Buying a home is likely the most significant purchase people will make during their lifetimes. In addition to being an emotional decision, buying a home is also the most expensive investment made during adulthood. Most people need to borrow money to become homeowners. There’s nothing wrong with that. However, it is important to be aware of the many types of mortgages that are available. Choosing the right one can be the difference between a good and bad financial picture for years to come.
There are several types of mortgages available in the United States. Conventional mortgage loans are available to borrowers with good credit and regular employment. They’re not backed directly by the federal government. Most, however, are backed by Freddie Mac or Fannie Mae. These are government-sponsored institutions. They buy and sell mortgages across the United States. Low-income borrowers will likely want to look into Federal Housing Authority loans. Borrowers only need to put about 4% down. However, they do need to pay for MIP mortgage insurance. This involves both an up-front fee and additional annual ones.
The Department of Veterans Affairs or VA also guarantees mortgage loans for qualified veterans, service members and their spouses. These loans allow the home buyer to borrow 100% of the purchase price of the home. There’s no down payment necessary, but there is a funding fee that borrowers are responsible for. With VA loans, there’s a cap on closing costs, there are no broker fees, and there’s no mortgage insurance premium. This kind of loan can be a great option for service members who otherwise wouldn’t be able to afford homes.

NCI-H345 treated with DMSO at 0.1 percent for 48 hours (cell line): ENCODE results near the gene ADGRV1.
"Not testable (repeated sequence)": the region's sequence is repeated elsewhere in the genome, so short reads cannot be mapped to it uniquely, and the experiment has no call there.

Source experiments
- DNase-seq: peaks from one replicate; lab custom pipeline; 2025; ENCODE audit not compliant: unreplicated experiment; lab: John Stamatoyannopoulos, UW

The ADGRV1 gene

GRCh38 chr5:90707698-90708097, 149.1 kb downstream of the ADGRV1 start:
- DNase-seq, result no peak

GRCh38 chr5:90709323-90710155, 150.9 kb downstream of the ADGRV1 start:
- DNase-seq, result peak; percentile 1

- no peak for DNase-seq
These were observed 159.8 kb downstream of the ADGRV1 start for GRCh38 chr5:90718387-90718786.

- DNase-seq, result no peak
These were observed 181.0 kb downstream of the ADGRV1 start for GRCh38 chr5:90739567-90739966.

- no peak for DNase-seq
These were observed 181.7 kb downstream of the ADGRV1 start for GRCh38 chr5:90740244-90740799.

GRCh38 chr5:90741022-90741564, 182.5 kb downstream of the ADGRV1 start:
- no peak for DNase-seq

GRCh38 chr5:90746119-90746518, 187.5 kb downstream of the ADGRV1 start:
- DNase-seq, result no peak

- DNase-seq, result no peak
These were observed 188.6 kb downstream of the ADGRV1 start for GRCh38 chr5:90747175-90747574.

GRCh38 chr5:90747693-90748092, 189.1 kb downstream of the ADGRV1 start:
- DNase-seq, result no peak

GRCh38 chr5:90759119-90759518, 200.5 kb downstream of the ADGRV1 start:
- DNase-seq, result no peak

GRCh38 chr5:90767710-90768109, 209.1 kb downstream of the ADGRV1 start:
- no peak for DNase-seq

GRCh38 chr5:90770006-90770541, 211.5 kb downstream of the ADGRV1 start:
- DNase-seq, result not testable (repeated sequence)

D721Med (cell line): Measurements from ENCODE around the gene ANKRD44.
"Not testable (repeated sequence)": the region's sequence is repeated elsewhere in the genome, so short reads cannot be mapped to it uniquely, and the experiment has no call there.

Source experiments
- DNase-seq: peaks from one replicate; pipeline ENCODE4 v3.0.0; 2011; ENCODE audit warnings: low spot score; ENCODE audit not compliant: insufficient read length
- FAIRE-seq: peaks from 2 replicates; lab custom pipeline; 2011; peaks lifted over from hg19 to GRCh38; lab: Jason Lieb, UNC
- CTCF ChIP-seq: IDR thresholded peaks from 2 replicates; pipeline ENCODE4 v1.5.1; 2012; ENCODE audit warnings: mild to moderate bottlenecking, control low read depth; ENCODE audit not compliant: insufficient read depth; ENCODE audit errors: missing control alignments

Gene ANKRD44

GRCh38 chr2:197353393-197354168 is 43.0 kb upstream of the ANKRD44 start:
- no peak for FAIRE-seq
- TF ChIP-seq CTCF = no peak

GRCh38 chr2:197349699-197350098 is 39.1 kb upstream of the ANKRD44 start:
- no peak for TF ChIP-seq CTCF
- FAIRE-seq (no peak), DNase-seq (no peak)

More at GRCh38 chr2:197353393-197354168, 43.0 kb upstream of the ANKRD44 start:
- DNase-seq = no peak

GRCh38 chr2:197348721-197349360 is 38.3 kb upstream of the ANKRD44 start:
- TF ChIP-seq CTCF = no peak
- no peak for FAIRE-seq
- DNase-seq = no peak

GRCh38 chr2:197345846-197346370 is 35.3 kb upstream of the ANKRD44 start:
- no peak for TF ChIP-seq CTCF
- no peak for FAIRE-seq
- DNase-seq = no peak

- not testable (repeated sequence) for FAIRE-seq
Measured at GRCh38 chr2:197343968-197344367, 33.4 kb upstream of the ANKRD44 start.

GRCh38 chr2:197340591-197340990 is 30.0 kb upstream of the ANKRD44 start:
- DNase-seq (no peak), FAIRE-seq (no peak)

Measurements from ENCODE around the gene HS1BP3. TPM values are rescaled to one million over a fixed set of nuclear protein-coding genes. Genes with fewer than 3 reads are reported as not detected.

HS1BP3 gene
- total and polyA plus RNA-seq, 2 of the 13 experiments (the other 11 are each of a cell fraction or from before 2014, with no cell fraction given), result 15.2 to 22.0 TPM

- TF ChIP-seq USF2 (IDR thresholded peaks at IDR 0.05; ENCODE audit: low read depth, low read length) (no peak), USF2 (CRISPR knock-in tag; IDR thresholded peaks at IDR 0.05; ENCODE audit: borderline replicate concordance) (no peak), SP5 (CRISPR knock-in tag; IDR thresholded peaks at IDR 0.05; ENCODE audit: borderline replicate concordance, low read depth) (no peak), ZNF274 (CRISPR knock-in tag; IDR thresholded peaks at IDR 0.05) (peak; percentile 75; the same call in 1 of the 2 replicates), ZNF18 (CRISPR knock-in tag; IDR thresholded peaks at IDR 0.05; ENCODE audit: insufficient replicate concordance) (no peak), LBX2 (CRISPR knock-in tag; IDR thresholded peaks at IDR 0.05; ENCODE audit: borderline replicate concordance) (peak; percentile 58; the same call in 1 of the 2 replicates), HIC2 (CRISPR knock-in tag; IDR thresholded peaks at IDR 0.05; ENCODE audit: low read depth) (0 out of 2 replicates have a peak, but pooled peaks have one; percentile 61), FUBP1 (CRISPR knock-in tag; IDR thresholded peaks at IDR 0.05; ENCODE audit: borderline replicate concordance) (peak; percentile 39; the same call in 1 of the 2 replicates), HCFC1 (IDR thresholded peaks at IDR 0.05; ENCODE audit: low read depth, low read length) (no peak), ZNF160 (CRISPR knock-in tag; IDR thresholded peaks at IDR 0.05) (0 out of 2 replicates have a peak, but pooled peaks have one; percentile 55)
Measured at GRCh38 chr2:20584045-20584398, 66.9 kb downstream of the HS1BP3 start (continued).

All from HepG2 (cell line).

There are lots of ways to find the right mortgage. Some people check with their credit union or bank right away. For them, an in-person service may be preferable to online applications. Other people take the time to ask themselves what they’re looking for in a mortgage. What works best for them? The answer might be a mortgage with a low down payment. Conversely, maybe one with a lower interest rate is preferable. The length of term will influence these decisions, too. Every individual needs to answer these questions based on their own income and preferences. There’s no universal answer that applies to all cases.